BOOKS FOR TEACHERS, ADMINISTRATORS, AND POLICYMAKERS IN HIGHER EDUCATION

Weaving an Otherwise

In-Relations Methodological Practice

Edited by Amanda Tachine and Z Nicolazzo
Foreword by Leigh Patel
Afterword by K. Wayne Yang
Paperback
June 2022
9781642673333
More details
  • Publisher
    Stylus Publishing
  • ISBN 9781642673333
  • Language English
  • Pages 204 pp.
  • Size 6" x 9"
  • Images 7 illus
$29.95
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June 2022
9781642673340
More details
  • Publisher
    Stylus Publishing
  • ISBN 9781642673340
  • Language English
  • Pages 204 pp.
  • Size 6" x 9"
  • Images 7 illus
$135.00
E-Book (ePub)
June 2022
9781642673357
More details
  • Publisher
    Stylus Publishing
  • ISBN 9781642673357
  • Language English
  • Pages 204 pp.
  • Size 6" x 9"
  • Images 7 illus
$29.95
Hardback
June 2022
9781642673326
More details
  • Publisher
    Stylus Publishing
  • ISBN 9781642673326
  • Language English
  • Pages 204 pp.
  • Size 6" x 9"
  • Images 7 illus
$135.00

Who (and what) are you bearing witness to (and for) through your research? When you witness, what claims are you making about who and what matters? What does your research forget, and does it do it on purpose?

This book reconceptualizes qualitative research as an in-relations process, one that is centered on, fully concerned with, and lifts up those who have been and continue to be dispossessed, harmed, dehumanized, suffered, and erased because of white supremacy, settler colonialism, or other hegemonic world views.

It prompts scholars to make connections between themselves as “researchers” and affect, ancestors, community, family and kinship, space and place, and the more than human beings with whom they are always already in community.

What are the modes and ways of knowing through which we approach our research? How can the practice of research bring us closer to the peoples, places, more than human beings, histories, presents, and futures in which we are embedded and connected to? If we are the instruments of our research, then how must we be attentive to all of the affects and relations that make us who we are and what will become? These questions animate Weaving an Otherwise, providing a wellspring from which we think about our interconnections to the past, present, and future possibilities of research.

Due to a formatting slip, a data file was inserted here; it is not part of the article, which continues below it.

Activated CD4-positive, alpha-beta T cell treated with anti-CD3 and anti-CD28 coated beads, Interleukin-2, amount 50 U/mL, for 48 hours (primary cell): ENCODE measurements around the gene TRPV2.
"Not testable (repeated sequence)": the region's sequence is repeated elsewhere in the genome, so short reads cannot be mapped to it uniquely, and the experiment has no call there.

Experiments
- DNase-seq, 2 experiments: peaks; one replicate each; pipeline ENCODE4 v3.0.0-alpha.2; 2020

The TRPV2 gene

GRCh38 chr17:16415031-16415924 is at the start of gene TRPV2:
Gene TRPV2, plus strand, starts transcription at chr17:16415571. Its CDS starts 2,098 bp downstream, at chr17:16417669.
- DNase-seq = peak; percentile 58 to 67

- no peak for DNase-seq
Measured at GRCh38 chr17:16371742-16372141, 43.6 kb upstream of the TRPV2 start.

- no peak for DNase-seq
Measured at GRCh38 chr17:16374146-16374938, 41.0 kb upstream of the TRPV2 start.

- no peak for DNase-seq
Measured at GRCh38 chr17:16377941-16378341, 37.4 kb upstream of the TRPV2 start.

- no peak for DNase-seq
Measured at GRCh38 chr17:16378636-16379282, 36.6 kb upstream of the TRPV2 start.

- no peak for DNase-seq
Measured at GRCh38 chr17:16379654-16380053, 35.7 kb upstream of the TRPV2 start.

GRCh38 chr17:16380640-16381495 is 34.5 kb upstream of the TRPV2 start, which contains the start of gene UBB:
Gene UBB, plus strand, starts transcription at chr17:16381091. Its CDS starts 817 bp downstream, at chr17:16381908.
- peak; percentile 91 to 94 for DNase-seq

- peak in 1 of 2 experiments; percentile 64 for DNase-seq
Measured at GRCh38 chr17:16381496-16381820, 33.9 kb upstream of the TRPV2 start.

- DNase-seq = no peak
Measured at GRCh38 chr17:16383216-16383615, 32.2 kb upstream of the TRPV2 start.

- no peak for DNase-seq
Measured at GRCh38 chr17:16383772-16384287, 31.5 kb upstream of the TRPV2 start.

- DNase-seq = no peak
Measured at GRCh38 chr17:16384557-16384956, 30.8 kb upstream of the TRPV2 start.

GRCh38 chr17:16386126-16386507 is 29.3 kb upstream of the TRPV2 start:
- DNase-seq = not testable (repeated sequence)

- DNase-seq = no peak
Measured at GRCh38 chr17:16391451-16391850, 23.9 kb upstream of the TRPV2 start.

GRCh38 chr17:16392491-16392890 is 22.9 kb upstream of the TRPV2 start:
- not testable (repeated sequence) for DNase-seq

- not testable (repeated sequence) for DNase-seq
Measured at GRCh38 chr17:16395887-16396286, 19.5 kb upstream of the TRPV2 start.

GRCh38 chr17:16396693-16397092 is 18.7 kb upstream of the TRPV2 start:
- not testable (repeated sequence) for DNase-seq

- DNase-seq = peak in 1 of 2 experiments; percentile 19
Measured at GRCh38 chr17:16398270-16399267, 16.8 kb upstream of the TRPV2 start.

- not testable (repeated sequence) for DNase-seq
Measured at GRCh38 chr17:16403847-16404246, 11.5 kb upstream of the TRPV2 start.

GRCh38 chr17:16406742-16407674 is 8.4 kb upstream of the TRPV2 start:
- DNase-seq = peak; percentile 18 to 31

After an opening chapter by the editors that explores the consequences and liberating opportunities of rejecting dominant qualitative methodologies that erase the voices of the subordinated and disdained, the contributors of nine chapters explore and enact approaches that uncover hidden connections and reveal unconscious value systems.

Acknowledgements

Foreword – Forward, or rather, toward

            Leigh Patel

Introduction – Weaving an Otherwise

            Amanda R. Tachine and Z Nicolazzo

 

Part I: BEFORE

Chapter 1 – Refusing Neoliberal Logics in Research Design

   Samuel D. Museus and Amy C. Wang

Chapter 2 – Survivance-Based Inquiries in and Beyond the Academy

   Angie Morrill and Leilani Sabzalian